June 19, 2023

Up at 5:30 AM, had breakfast at 6 AM, and headed out to hunt around 7 AM. Ethan, Boisano, Koisaki, and I all drove out of the ranch to the tar road, and we hunted a property on the other side of the road where Dave got his kudu yesterday. They had seen a couple of good mature waterbuck there yesterday. It was mostly clear skies and chilly, but quite nice.  

Almost immediately, we saw a big duiker about 70 yards away. We quickly got out of the truck and set up the sticks. I aimed for the bottom third of the body and got a good squeeze of the trigger, but the shot was high as they are such a small target. It was a clean miss. We loaded back up, drove to the edge of a big bowl, got out, and started walking. We saw some impala, female waterbuck and then two good male waterbuck. We looped around and got the wind right to start a stalk.  

We first spotted them at 8:15 AM, had a 45-minute stalk, got up on the same ridge they were on, and eventually saw them about 80 yards. They knew something wasn’t quite right and bolted. We walked quickly down the side of the ridge we were on to hopefully catch them coming up the other side, which we did. I hurriedly got set up on the sticks and was ready to shoot him broadside at 375 yards when they started walking again. When the bull stopped at 400+ yards, I shot. You could hear the whack of the bullet, and then shortly after that, Boisano started hooting and hollering that he was down. What an exciting stalk!  

Boisano and Koisaki went back to get the truck, and Ethan and I wandered over to the waterbuck, which had such a huge body. He had long, thick horns, and Ethan told me he was probably eight or nine years old – just a giant animal – bigger in the body than the kudu and beautiful with the white ring they have around their hind quarters. Their coarse gray-brown hair has oil on it and a musky odor. The bulls’ simple beauty struck me, and I’m thrilled with him. We propped him up as best we could as he was very heavy and got some pictures. 

Trophy Eastern Cape South Africa Waterbuck

Ethan walked out to the dirt road to meet the guys bringing the truck in so they could get it driven over some pretty bad ruts and close to the kill site because he was too heavy to drag. The guys came by shortly and got the truck right to the waterbuck, and we moved it into the clearing to get better pictures. We had to fiddle with the winch as it wasn’t working in one direction, so we rewound the rope in the other direction so we could use it to pull the waterbuck into the truck.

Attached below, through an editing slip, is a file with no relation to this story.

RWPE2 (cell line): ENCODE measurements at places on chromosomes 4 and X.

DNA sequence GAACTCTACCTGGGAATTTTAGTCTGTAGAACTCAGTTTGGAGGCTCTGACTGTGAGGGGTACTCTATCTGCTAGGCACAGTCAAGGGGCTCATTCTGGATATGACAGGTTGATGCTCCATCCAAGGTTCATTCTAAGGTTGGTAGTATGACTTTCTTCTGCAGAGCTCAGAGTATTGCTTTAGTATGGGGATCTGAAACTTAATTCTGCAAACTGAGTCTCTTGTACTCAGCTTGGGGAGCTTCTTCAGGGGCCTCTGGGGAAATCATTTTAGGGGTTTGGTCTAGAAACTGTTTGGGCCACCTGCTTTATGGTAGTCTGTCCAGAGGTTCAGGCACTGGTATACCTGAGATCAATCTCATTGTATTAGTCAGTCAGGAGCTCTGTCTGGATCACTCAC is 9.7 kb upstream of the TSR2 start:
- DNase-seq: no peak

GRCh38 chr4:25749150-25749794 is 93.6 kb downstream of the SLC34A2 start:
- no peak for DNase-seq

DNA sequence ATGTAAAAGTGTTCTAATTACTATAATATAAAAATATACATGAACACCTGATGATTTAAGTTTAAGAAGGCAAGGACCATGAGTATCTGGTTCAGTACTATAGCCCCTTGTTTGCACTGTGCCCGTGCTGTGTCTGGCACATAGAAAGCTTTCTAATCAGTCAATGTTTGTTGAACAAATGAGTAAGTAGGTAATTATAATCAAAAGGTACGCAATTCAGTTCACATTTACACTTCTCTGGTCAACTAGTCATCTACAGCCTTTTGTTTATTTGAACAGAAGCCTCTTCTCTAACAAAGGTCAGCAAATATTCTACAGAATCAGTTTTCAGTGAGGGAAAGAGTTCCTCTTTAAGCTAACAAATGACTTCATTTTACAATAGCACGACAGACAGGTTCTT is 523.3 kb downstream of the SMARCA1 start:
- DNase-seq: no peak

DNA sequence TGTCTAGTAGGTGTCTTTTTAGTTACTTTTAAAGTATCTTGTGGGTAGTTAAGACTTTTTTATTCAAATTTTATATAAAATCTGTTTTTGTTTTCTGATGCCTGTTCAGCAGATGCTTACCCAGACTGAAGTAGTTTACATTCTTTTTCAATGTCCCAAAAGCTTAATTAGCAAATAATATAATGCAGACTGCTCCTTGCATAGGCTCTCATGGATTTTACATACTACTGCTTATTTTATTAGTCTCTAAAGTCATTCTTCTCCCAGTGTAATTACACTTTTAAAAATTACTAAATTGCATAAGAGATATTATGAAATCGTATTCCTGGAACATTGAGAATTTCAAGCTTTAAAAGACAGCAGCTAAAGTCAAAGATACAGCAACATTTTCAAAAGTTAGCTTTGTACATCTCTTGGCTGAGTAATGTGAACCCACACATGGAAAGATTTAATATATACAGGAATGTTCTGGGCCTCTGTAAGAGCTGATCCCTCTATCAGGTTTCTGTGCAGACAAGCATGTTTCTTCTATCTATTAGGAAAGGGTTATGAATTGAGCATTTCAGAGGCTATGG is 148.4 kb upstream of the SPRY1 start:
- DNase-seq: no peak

We drove back to camp, arriving at about 11:30 AM, got our gear ready to leave, had a nice lunch, and finished packing. We took care of tips for the cook, camp helpers, skinners, and barkeeper and said our goodbyes to everybody, including Raymond, the owner.  

We hit the road at about 1:30 PM to head to a new property 40 km out of Queenstown. We stopped in Queenstown to get a few supplies. We arrived at the ranch at about 3 PM. We met the owners, Justin and his wife Nikki, who welcomed us to their place and got our gear in our rooms. Then we went out for a quick afternoon hunt. The wind had picked up and was howling, like 30 to 40 miles sustained or more. We drove across the dirt road to an open area of the ranch. We saw some ostriches, a mongoose, and a couple of groups of springbok. We tried to drive as close as possible to the springbok, but they were very spooky.  

Ethan and I exited the truck and walked over to a rock koppe. We set up in two or three different spots, and then finally, three springboks broke off and came our way. I got set up with the rifle on a rock with my pack under the rifle. The wind was howling, and it was challenging to steady the crosshairs on the animal. One of the big springbok stopped when they went up the mountain about 170 yards away with a 40-mile-an-hour crosswind, so I aimed about 6 inches left almost at his hindquarters and shot. He went down, but I hit him a bit behind. I had to put a follow-up shot in him at 170 yards.

Springbok hunts in Eastern Cape in South Africa

We walked up, and he was gorgeous. We got some great pictures and rode back to the ranch house. I learned from Justin about the different types of sheep and goats on the ranch, which was interesting. We met back at the lodge, had a toast, snacks, and several drinks, and hung out until about 7 PM when we went into the main house to have dinner with Justin and Nikki.  

We had gemsbok and lamb with mint jelly, rice and potatoes, squash and beans with tomatoes, cauliflower, and broccoli with cheese. We had a good time chatting and then retired at about 8:30 PM. Overall, it was a great day, and we are looking forward to trying for sable and a gemsbok tomorrow.